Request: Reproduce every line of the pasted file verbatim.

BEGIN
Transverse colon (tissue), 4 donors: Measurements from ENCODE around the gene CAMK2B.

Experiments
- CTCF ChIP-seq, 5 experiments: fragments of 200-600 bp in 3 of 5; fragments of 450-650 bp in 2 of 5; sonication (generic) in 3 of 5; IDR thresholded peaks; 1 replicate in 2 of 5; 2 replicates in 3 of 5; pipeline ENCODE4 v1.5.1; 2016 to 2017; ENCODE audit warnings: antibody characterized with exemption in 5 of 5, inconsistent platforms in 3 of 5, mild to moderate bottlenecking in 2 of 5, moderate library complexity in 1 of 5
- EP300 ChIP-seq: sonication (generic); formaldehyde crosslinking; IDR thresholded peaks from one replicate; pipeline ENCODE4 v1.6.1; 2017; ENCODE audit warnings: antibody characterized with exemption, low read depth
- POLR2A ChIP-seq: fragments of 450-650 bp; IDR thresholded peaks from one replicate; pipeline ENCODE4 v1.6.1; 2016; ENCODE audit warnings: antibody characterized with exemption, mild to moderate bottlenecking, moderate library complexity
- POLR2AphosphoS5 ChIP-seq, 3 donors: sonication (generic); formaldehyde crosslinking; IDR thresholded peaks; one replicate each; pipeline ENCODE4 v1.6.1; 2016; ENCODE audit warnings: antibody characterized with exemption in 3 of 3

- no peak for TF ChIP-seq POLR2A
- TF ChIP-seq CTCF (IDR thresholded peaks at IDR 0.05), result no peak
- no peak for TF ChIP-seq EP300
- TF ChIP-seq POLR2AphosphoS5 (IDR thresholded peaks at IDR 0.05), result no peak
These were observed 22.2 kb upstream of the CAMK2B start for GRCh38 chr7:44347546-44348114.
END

Transverse colon (tissue), 4 donors: Measurements from ENCODE around the gene CAMK2B.

Experiments
- CTCF ChIP-seq, 5 experiments: fragments of 200-600 bp in 3 of 5; fragments of 450-650 bp in 2 of 5; sonication (generic) in 3 of 5; IDR thresholded peaks; 1 replicate in 2 of 5; 2 replicates in 3 of 5; pipeline ENCODE4 v1.5.1; 2016 to 2017; ENCODE audit warnings: antibody characterized with exemption in 5 of 5, inconsistent platforms in 3 of 5, mild to moderate bottlenecking in 2 of 5, moderate library complexity in 1 of 5
- EP300 ChIP-seq: sonication (generic); formaldehyde crosslinking; IDR thresholded peaks from one replicate; pipeline ENCODE4 v1.6.1; 2017; ENCODE audit warnings: antibody characterized with exemption, low read depth
- POLR2A ChIP-seq: fragments of 450-650 bp; IDR thresholded peaks from one replicate; pipeline ENCODE4 v1.6.1; 2016; ENCODE audit warnings: antibody characterized with exemption, mild to moderate bottlenecking, moderate library complexity
- POLR2AphosphoS5 ChIP-seq, 3 donors: sonication (generic); formaldehyde crosslinking; IDR thresholded peaks; one replicate each; pipeline ENCODE4 v1.6.1; 2016; ENCODE audit warnings: antibody characterized with exemption in 3 of 3

- no peak for TF ChIP-seq POLR2A
- TF ChIP-seq CTCF (IDR thresholded peaks at IDR 0.05), result no peak
- no peak for TF ChIP-seq EP300
- TF ChIP-seq POLR2AphosphoS5 (IDR thresholded peaks at IDR 0.05), result no peak
These were observed 22.2 kb upstream of the CAMK2B start for GRCh38 chr7:44347546-44348114.